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MyFitnessDog -- the future of boomers, pets, and technology

New York State catches up to the dining habits of boomers and their pets.  In June this past year, the state legislature in New York passed a bill to let diners bring their dogs into the restaurant, imitating practices in California, Europe and elsewhere and overturning prior rules, if not actual practice. Thirty-seven percent of baby boomers own a pet, dare we say that might be a dog? Or two to three dogs?  It seems pretty simple now to acquire an emotional support letter that bypasses the rules prohibiting pets on planes that are not trained service dogs. And a number of major retailers (store manager willing) now permit dogs inside the store.  Apartment buildings and hotels now have dog-friendly specials (the Westin Heavenly Dog Bed) and even dog-friendly cocktail hours.

The Internet enables a dog-eats-well and pet-traveler-friendly world. Forget about the Internet of Things – the Internet is a giant narrow-focused guidebook for what-you-need-is-what-you-get.  From map of wheelchair-accessible restaurants to a guide to gluten-free dining to family-friendly hotels in Paris to child-free vacation locations.  So too, dog owners regularly update the global guide to restaurants that welcome dogs. In case you wondered, there is no equivalent guide book for dog-hair-allergic travelers or diners who want to avoid dogs during dinner. The burden is on the one with allergies or other pet-avoidance reasons. They must call the airline and discuss seating requests and request waived change fees. Why is it so tough to avoid the pet-friendlier lifestyle? In the airline world, like everything else on the plane, see how money can be made from fees for bringing animals on board.  Hotels and airlines want to be full, restaurants want customers.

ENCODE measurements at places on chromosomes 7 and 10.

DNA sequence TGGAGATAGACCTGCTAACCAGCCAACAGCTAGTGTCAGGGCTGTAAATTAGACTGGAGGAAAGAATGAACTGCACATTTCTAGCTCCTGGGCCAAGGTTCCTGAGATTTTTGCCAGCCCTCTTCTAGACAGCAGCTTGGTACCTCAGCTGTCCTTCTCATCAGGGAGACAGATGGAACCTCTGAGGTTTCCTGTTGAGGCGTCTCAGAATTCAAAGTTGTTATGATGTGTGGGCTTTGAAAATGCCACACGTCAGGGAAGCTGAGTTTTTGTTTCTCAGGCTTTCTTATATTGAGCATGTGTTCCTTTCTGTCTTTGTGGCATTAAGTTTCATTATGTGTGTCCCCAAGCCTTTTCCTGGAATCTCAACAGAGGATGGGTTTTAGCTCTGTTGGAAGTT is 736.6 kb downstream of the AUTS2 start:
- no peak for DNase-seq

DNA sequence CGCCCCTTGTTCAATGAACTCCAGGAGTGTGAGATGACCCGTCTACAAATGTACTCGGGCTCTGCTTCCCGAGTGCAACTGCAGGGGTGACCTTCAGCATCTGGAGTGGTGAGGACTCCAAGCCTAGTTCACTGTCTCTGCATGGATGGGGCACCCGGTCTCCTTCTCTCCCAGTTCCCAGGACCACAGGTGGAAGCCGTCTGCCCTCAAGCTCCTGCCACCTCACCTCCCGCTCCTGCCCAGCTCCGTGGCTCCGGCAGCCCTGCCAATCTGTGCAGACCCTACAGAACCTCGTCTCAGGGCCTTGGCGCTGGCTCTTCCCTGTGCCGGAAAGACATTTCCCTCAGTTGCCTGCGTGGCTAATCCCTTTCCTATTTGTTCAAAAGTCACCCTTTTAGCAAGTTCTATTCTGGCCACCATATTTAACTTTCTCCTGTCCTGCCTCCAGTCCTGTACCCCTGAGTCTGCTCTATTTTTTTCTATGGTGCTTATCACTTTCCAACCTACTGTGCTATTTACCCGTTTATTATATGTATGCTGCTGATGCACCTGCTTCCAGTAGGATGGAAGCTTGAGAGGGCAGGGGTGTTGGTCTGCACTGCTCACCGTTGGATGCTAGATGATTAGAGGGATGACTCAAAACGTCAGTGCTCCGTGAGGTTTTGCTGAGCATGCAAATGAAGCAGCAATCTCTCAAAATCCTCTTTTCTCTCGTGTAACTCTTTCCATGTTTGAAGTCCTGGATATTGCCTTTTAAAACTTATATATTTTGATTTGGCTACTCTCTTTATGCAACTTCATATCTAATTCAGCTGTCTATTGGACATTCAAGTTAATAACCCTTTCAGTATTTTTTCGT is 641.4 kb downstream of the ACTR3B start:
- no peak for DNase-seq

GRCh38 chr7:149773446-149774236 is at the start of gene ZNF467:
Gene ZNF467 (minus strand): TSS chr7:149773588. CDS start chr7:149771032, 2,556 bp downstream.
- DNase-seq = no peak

Observe -- a not-so-healthy tech for the couch potato boomer dog owner. Owning a pet does not necessarily mean being out and about actually walking Fido. In fact it doesn’t necessarily require being anywhere near Fido. Robots are still a futuristic fantasy in elder care, but the robotic pet sitter has arrived. Along with the remote ball-playing iFetch and app for watching your dog walker, uh, actually walk your dog. Dog lost? Consider facial recognition apps of dogs’ faces like PiP and Finding Rover. Or remote programming of smart doors that permit passage of Fido and Fifi -- but reject your neighbor’s pets. Consider Pet Health, a $60 billion market segment. Or Whistle, the equivalent of My Fitness Pal for monitoring a pet’s level of activity – not just where is Fido, but is Fido fit and getting enough exercise? 

Perhaps pet and health markets should cross paths. Boomers are empty-nesters and the 1-2-or-3 dog night keeps them company as they age. But baby boomers are also the not-so-healthy generation – the vast majority are overweight or obese. And it turns out that their pets are overweight too -- driving a profitable boom in diet dog and cat food. Consider that the oldest boomer turned 70 in January – some wonder whether Fido’s future is secure, to the point of starting funds and foundations to care for pets when aging boomers cannot. Should the boomer fitness and pet tech markets find each other? How about Whistle (MyFitnessDog) partnering with MyFitnessPal, or perhaps WeightWatchers partners with iFetch? 

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